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Recall -- State Press Release


PA Department of Health Warns Consumers of Tainted Raw Milk Sold by York County Dairy


Troy Thompson
(717) 787-1783


FOR IMMEDIATE RELEASE -- Harrisburg, PA -- March 2, 2007 -- State Health Secretary Dr. Calvin B. Johnson today advised consumers who purchased raw milk from Stump Acres Dairy of New Salem, York County, to immediately discard the raw milk due to the risk of contamination with salmonella.

Raw milk is milk that has not been pasteurized or homogenized.

“We are working very closely with the Pennsylvania Department of Agriculture to conduct local public health investigations,” Dr. Johnson said. “If you have any raw milk from Stump Acres Dairy at home, do not drink the milk and immediately discard it.”

Individuals who drank raw milk purchased from Stump Acres Dairy and became ill are advised to consult with their physician and are also urged to contact their local health department. If no illness occurred, it is not necessary to seek medical attention, but consumers should still discard the raw milk.

This consumer advisory is based on reports to the Department of Health about two confirmed cases and one probable case of Salmonella Typhimurium infection among York County residents who drank raw milk from Stump Acres Dairy in February. Additional cases of illness are suspected.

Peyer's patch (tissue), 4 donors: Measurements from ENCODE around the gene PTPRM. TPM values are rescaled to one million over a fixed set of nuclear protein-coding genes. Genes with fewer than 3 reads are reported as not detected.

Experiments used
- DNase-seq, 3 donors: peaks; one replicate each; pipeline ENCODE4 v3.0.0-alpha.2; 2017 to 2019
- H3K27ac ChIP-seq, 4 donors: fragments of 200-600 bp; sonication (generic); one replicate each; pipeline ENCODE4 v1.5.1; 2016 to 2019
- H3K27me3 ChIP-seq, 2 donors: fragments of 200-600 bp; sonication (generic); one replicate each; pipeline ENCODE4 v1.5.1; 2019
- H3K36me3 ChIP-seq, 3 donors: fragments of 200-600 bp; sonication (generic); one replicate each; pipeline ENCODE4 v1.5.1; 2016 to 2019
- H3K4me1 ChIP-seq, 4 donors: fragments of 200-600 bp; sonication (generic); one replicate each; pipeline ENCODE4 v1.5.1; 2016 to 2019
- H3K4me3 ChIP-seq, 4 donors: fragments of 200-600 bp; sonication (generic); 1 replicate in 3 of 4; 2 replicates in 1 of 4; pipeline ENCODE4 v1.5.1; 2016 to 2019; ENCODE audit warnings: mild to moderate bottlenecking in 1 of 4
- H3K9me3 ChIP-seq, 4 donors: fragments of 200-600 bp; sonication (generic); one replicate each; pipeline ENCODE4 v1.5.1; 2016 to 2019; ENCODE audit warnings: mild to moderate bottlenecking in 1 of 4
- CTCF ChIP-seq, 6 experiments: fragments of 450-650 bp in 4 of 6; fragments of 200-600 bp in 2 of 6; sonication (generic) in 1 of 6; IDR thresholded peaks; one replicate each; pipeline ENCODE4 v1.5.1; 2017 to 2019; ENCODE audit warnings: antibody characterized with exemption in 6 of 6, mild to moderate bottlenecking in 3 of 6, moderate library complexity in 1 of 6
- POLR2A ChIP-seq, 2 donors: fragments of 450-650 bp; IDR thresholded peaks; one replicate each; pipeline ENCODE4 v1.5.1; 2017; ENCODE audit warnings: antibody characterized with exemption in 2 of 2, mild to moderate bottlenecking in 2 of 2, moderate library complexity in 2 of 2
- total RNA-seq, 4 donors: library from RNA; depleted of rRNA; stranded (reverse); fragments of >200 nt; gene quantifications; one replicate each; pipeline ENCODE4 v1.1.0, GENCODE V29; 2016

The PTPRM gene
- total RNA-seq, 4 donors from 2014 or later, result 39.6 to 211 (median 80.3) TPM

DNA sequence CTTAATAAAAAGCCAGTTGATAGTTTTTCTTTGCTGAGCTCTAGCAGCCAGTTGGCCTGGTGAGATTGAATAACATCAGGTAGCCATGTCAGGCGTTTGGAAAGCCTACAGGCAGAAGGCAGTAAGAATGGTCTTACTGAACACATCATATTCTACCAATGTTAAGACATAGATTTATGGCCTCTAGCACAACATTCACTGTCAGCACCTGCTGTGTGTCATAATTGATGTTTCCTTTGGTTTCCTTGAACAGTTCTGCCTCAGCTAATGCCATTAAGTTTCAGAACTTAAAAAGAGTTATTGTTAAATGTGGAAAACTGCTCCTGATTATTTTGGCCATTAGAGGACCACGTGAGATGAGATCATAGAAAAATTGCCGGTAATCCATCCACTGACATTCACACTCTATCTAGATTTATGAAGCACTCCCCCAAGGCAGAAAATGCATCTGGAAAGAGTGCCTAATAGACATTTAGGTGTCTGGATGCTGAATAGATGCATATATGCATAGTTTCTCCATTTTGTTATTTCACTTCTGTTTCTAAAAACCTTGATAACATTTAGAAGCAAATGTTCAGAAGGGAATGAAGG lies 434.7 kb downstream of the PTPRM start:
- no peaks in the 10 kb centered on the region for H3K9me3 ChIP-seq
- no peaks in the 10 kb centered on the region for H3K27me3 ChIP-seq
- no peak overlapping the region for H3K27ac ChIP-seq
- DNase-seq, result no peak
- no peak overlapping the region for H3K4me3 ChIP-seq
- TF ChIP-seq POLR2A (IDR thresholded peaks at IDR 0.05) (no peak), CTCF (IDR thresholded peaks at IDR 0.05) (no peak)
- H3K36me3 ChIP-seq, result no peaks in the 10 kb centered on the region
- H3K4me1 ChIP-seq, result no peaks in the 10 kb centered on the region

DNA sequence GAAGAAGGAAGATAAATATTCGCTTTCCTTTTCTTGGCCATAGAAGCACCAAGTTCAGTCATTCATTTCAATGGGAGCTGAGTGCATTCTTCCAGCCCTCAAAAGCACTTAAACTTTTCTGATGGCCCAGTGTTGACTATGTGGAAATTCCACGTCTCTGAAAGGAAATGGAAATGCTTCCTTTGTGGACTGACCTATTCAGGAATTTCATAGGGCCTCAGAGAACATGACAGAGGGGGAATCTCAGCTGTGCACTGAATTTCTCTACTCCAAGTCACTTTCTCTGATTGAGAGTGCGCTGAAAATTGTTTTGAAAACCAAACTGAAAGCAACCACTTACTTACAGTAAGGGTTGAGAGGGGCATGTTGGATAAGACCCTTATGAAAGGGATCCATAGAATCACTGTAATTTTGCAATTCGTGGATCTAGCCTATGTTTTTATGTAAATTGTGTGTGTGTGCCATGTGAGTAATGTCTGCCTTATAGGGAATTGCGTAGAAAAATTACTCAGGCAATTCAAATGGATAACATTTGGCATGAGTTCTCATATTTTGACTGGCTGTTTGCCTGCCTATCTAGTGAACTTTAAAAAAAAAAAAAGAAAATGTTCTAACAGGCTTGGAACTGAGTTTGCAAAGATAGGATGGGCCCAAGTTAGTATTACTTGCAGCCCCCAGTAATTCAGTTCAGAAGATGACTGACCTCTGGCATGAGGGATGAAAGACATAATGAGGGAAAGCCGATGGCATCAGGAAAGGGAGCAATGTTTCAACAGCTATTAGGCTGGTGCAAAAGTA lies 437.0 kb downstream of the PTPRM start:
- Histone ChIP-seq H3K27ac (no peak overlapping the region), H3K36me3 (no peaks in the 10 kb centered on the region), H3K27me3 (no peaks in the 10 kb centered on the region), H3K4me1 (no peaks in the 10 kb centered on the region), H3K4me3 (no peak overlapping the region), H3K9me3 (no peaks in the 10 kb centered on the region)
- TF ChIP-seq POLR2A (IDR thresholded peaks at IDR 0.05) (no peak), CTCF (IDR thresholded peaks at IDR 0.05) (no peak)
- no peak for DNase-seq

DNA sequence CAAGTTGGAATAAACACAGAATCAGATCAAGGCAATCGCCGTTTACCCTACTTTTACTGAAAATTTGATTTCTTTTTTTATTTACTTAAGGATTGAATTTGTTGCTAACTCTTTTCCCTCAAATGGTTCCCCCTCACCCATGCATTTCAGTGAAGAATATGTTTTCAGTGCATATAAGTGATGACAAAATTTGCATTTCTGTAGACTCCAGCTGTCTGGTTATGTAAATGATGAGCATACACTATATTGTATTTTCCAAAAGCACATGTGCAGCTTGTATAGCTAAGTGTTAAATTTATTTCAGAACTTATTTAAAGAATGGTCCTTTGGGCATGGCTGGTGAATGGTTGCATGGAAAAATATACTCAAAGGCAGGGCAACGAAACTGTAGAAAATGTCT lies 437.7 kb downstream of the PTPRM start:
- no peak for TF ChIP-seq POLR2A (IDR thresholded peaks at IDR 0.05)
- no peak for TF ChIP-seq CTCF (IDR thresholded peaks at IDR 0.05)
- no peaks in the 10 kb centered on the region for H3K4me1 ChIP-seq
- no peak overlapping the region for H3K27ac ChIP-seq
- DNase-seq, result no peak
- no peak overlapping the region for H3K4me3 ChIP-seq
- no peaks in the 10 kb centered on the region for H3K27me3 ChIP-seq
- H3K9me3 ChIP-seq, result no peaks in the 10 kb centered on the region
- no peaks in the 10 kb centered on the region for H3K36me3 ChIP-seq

The Department of Agriculture has suspended sales of raw milk at the dairy and is ensuring that corrective action is taken and that multiple laboratory samples come back negative for Salmonella before raw milk sales can resume.

As part of the investigation, the Department of Agriculture obtained three positive milk cultures from the dairy. A milk sample obtained from consumers also tested positive at the Department of Health’s Bureau of Laboratories.

Stump Acres Dairy has a customer base of about 250 clients. The customers of the dairy are known to be from Pennsylvania, Maryland and Virginia. No cases of salmonella infection have been identified at this time in the other states.

The shelf-life for raw milk is about 14 days but can be longer if the milk is frozen.  Freezing of the milk will not kill the salmonella bacteria.

Salmonella is a bacterial infection that affects the intestinal tract and can sometimes affect the bloodstream and other organs. It is one of the most common causes of gastroenteritis, which can include diarrhea and vomiting. Approximately 2,000 cases of salmonella are reported each year in Pennsylvania.

Onset of illness usually occurs in 24 to 72 hours and patients typically recover in 5 to 7 days. Patients often do not require treatment unless they become severely dehydrated or the infection spreads from the intestines. People with severe diarrhea may require rehydration, often with intravenous fluids. Antibiotics are not usually necessary unless the infection spreads from the intestines.

For more information on salmonella, visit the Department of Health at www.health.state.pa.us or call 1-877-PA-HEALTH.


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